Task force asks city to consider accessible housing features in Blatchford
'Visitable housing at Blatchford is something the city can make happen,' task force member says
Wider doorways and hallways, and washrooms accessible from no-step front entryways are some of the features that could be the norm in Edmonton's Blatchford neighbourhood.
An accessibility committee asked the city's executive committee on Tuesday to consider incorporating VisitAble housing standards into a "sizeable portion" of homes in the community, which is under development on the former city centre airport lands.
Visitable housing is the concept of designing homes with easy access features on the main level for everyone, including people with limited mobility.
Incorporating just three basic aspects of greater accessibility on the main levels of houses during the planning stage for new homes is more cost-effective than modifying homes in the future, advocates say.
"To make a house visitable that isn't already is at least $30,000 and goes up from there," architect Ron Wickman said. "To do it from the beginning, to build a house that's visitable or has a no-step entrance, the extra costs are marginal."
Wickman is a member of the VisitAbility Task Force, led by the Canadian Centre on Disability Studies. He said because the city is the developer of Blatchford, they have the ability to set the tone for further possible expansion of visitable standards or other types of accessible development in the city. He said incorporating visitable housing standards in the new neighbourhood is a realistic move in gauging the public's interest in accessible housing throughout the city.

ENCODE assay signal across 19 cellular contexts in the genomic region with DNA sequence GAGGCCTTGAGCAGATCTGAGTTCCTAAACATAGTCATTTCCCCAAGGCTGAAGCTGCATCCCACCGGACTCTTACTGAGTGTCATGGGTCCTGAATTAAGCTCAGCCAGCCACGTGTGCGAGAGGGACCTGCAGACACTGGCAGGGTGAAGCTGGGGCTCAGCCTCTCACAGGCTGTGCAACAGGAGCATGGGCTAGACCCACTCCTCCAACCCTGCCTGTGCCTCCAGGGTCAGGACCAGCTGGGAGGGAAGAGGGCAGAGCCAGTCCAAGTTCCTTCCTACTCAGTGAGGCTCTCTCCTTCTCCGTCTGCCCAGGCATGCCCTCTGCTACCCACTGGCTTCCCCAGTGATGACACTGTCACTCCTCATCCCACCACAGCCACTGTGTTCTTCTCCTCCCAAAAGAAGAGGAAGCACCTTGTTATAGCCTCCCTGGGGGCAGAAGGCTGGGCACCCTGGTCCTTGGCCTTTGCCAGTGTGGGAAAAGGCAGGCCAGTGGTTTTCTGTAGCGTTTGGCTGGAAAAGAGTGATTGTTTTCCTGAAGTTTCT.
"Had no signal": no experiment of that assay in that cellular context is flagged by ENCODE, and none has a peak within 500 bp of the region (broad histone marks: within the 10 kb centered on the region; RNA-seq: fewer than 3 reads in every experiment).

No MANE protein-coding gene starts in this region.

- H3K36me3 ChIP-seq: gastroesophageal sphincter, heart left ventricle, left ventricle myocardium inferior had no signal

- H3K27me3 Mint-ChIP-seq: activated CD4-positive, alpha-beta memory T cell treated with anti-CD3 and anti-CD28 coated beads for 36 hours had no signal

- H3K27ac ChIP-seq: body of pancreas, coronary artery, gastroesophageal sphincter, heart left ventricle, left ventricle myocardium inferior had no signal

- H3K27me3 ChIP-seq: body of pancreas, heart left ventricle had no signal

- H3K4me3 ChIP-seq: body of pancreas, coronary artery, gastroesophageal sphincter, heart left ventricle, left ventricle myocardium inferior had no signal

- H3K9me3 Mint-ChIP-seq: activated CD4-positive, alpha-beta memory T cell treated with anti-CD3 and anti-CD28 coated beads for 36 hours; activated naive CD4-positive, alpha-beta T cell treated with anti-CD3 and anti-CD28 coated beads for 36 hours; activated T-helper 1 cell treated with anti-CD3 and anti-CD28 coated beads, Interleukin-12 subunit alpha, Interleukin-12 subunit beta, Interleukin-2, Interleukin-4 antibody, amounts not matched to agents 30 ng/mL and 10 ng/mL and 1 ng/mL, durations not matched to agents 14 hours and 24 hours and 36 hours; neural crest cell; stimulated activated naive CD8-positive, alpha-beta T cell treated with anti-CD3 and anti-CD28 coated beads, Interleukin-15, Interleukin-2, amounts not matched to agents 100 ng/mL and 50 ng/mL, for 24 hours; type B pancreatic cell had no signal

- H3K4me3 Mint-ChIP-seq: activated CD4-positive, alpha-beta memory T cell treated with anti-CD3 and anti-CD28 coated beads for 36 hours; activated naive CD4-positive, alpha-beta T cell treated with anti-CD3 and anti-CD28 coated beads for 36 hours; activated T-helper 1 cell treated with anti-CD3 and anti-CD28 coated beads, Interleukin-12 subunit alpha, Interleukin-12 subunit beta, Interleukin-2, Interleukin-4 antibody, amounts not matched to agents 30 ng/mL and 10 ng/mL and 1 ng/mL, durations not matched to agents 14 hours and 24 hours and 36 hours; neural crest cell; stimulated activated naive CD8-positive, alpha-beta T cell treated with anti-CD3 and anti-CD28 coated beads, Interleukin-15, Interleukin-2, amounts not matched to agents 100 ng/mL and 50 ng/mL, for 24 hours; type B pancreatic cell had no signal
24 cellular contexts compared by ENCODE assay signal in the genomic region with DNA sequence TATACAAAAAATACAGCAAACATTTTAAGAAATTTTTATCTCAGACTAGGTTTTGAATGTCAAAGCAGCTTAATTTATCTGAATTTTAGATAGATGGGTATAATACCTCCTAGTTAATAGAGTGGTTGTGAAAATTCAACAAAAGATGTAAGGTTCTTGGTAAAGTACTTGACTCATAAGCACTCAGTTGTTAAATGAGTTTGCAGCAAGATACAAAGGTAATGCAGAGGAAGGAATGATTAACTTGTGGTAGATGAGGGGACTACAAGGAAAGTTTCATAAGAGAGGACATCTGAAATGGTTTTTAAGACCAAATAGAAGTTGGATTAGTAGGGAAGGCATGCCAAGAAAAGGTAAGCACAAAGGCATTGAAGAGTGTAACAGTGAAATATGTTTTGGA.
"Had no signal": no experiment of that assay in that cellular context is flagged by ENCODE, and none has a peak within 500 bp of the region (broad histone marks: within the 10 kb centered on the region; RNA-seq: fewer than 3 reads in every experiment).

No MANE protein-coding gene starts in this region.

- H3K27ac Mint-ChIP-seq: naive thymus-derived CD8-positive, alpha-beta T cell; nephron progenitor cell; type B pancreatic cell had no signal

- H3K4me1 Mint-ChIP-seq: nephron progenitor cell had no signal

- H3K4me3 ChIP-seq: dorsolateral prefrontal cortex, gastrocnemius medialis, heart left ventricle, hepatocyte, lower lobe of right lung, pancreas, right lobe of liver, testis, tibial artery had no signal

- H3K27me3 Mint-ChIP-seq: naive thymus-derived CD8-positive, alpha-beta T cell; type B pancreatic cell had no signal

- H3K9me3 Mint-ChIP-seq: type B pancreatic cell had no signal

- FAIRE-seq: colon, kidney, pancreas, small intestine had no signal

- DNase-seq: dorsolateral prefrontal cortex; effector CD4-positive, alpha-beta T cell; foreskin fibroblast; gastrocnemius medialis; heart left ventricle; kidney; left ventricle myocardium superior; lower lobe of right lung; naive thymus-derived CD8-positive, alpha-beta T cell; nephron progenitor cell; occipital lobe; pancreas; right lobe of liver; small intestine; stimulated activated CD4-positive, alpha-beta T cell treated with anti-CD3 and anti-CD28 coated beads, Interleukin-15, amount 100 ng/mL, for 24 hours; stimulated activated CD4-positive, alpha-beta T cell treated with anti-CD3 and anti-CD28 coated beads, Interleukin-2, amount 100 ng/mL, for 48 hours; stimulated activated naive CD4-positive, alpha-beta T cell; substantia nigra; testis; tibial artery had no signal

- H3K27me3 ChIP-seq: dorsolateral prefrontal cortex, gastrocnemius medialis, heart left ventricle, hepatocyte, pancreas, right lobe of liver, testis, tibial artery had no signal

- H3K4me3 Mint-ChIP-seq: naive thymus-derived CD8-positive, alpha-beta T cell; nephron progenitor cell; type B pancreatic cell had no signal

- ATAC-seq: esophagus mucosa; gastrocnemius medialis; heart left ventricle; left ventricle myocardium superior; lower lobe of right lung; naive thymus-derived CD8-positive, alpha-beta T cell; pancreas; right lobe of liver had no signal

"Our VisitAbility Task Force really wanted to focus on something that we felt is doable," he said. "Visitable housing at Blatchford is something the city can make happen."
Visitable housing standards voluntary for builders
The city's executive committee determined visitable housing standards should be voluntary for builders. On Tuesday, they asked city staff to work with the VisitAbility Task Force, industry and other partners, such as the federal housing minister and the Canada Mortgage and Housing Corporation, and to return early next year with a report outlining potential pilot projects and other opportunities for visitable housing.
"We can do a couple demonstrations to show the public what it could look like and see if that's really where the public will want to go," Coun. Bev Esslinger said. "Because we know that builders in general will build what the public demands. So by providing that opportunity, we're going to see if there is demand."
The city has already broken ground for utility work at Blatchford, and the first residents are expected to move in by 2017.